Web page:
Library filed under Impact on Landscape

Udumalpet turning into land of wind turbines

UDUMALPET: Those who drive down to remote villages in the Udumalpet region can see huge trucks carrying large blades and gigantic towers meant for wind turbines. While travelling along the Pollachi-Udumalpet, Palladam-Udumalpet, Pollachi-Palladam highways, wind turbines with gigantic blades greet us on both sides.
25 Aug 2005

Wind Power Facility Siting Case Studies: Community Response

National_wind_coordinating_committee_siting_studies_thumb BBC Research & Consulting's 2005 report for the National Wind Coordinating Committee that studies 9 wind plant sitings in an effort to identify circumstances that distinguish welcomed projects from projects that were not accepted by communities.
1 Jun 2005

Wind Power Facility Siting Case Studies: Community Response

National_wind_coordinating_committee_siting_studies_thumb BBC Research & Consulting's 2005 report for the National Wind Coordinating Committee that studies 9 wind plant sitings in an effort to identify circumstances that distinguish welcomed projects from projects that were not accepted by communities.
1 Jun 2005

Mountaineer (WV) After (1)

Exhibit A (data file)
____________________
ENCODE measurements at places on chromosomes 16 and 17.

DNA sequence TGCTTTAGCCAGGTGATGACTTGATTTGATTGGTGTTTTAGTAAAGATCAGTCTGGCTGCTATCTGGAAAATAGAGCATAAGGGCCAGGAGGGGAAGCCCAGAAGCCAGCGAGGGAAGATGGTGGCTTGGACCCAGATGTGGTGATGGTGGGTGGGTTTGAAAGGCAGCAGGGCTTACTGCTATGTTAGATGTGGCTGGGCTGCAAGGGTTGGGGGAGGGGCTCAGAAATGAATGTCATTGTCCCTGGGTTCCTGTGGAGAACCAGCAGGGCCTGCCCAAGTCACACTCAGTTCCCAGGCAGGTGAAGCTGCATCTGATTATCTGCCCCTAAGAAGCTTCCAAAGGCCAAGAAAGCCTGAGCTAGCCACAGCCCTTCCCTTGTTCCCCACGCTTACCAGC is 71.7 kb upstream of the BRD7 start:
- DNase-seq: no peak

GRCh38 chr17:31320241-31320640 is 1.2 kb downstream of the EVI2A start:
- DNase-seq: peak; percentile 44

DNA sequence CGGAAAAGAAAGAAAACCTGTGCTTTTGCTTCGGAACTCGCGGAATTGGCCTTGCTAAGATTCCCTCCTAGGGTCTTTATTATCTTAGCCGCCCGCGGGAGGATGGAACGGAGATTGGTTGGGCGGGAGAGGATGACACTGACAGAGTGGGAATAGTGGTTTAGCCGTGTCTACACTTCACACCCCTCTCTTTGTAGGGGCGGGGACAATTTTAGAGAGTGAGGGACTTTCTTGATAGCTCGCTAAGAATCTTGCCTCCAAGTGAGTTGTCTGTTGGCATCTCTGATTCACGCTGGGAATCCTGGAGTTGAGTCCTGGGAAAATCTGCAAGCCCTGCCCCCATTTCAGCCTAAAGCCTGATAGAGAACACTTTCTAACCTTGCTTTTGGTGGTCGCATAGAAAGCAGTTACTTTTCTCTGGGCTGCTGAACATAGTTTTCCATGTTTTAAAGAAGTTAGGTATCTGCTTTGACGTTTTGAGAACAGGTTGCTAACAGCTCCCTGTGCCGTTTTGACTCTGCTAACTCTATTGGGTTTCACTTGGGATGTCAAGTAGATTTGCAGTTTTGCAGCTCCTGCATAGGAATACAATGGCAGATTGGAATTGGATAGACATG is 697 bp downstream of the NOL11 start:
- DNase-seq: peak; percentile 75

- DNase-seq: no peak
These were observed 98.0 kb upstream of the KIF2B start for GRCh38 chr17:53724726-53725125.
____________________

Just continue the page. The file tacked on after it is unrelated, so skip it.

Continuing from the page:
Mountaineer_after_thumb This is a post-construction photo in natural color covering the same area shown in Mountaineer (WV) Before. The yellow circles are in the same locations as above to allow accurate comparisons. It is somewhat difficult to pick out the actual wind turbines but their prominent shadows are easily discernable. They are black lines pointing roughly NE except the two in the SW corner, which point WNW in this composite photo. The 44 turbines of the Mountaineer project were manufactured by NEG Micon and imported from Denmark. They are 345 feet tall and each turbine can generate up to 1.5 MW when the wind is blowing optimally. However, because the winds blowing over Appalachian ridges are intermittent and only occasionally ‘optimal’, a realistic estimate of the annual average generating potential for a 1.5-MW turbine in this region would be less than 0.5 MW, a 30% capacity factor. Jon Boone's Comments regarding Mountaineer (WV) Before , Mountaineer (WV) After (1)(this image), and Mountaineer (WV) After (2). The first two images (i.e. Before and After 1) show the extensive forest-interior habitat that existed before the windplant was constructed and the resulting impacts following construction in late 2002. The third image (i.e. After 2) shows the southern half of the windplant (about 22 turbines) and identifies the boundaries of the study area for the pre- vs. post-construction analysis. It also shows that the study area I chose was fairly representative of the existing habitat conditions at this windplant and gives a better view of the magnitude of the development’s impacts on forest and especially forest-interior habitat. [Forest interior is the type of habitat that exists at more than 100 meters from a clearing. Forest interior is required for the survival of certain species and is the type of habitat most easily destroyed by any form of development.] On the portion of the site that I analyzed, the construction of this wind factory cleared over 42 acres of forest for the string of eight turbines (out of 44) that I analyzed. The extensive fragmentation of habitat resulting from the 50-ft-wide service road and the 5+ acres (average) that were bulldozed to erect each turbine caused the loss of over 150 acres of forest-interior conditions within this once-contiguous forest tract. My estimate is that a complete analysis of the entire project area, including 5.5 miles of ridgetop and 44 turbines, would find a total of nearly 200 acres of forest were cleared and over 750 acres of forest-interior habitat was lost following construction of the Mountaineer wind energy facility.